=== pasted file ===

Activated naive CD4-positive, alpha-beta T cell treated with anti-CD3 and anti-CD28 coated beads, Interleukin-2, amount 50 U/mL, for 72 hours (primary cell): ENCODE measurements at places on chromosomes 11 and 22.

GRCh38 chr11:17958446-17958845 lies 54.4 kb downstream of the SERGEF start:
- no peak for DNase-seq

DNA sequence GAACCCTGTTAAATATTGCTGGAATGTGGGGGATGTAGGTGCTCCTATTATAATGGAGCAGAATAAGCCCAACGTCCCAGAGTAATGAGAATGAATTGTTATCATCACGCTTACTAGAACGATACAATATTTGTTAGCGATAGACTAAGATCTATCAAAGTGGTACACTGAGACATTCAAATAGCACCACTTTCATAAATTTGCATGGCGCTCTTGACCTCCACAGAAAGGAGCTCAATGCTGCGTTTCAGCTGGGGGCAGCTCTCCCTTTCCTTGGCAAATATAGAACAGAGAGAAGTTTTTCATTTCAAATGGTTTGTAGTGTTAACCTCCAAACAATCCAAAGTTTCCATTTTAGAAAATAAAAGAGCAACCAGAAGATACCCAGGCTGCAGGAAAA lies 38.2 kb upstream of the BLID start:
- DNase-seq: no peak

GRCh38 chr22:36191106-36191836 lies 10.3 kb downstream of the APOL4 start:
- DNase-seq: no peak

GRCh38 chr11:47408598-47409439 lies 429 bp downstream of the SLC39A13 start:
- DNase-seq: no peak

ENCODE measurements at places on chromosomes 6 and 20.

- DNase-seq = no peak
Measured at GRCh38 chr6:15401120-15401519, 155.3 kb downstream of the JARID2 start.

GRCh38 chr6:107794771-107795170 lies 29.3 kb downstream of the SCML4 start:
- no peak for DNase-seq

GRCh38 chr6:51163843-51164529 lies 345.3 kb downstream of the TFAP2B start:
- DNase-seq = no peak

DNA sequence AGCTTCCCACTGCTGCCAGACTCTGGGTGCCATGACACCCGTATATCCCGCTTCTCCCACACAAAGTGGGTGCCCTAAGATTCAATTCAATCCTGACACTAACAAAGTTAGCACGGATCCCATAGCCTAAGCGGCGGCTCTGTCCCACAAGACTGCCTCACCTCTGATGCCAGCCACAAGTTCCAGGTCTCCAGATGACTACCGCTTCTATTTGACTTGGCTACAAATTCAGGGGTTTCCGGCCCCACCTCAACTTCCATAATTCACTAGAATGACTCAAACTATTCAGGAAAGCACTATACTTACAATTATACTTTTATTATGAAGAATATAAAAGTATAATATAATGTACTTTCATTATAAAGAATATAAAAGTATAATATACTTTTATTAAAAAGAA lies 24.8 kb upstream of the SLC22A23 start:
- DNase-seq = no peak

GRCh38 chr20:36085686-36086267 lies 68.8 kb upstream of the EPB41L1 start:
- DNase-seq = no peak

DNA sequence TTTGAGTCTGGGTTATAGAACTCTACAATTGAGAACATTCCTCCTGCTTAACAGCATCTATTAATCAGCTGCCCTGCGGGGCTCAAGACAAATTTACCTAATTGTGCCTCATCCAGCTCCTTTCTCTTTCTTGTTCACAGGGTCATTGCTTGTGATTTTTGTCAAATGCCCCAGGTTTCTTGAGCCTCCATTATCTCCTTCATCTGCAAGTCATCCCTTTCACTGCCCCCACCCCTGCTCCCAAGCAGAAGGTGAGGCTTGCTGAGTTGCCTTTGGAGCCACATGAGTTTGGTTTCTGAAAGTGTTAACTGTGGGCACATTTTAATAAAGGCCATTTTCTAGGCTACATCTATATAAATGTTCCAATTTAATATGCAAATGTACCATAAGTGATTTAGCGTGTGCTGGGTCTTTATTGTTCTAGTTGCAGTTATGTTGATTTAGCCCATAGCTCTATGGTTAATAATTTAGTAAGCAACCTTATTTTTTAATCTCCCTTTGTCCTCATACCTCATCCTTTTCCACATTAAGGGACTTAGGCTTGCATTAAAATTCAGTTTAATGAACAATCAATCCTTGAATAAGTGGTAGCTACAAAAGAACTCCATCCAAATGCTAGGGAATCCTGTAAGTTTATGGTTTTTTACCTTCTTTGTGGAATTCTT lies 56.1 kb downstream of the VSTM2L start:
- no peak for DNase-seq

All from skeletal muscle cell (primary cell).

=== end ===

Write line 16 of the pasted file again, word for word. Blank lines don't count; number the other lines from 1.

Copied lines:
- DNase-seq = no peak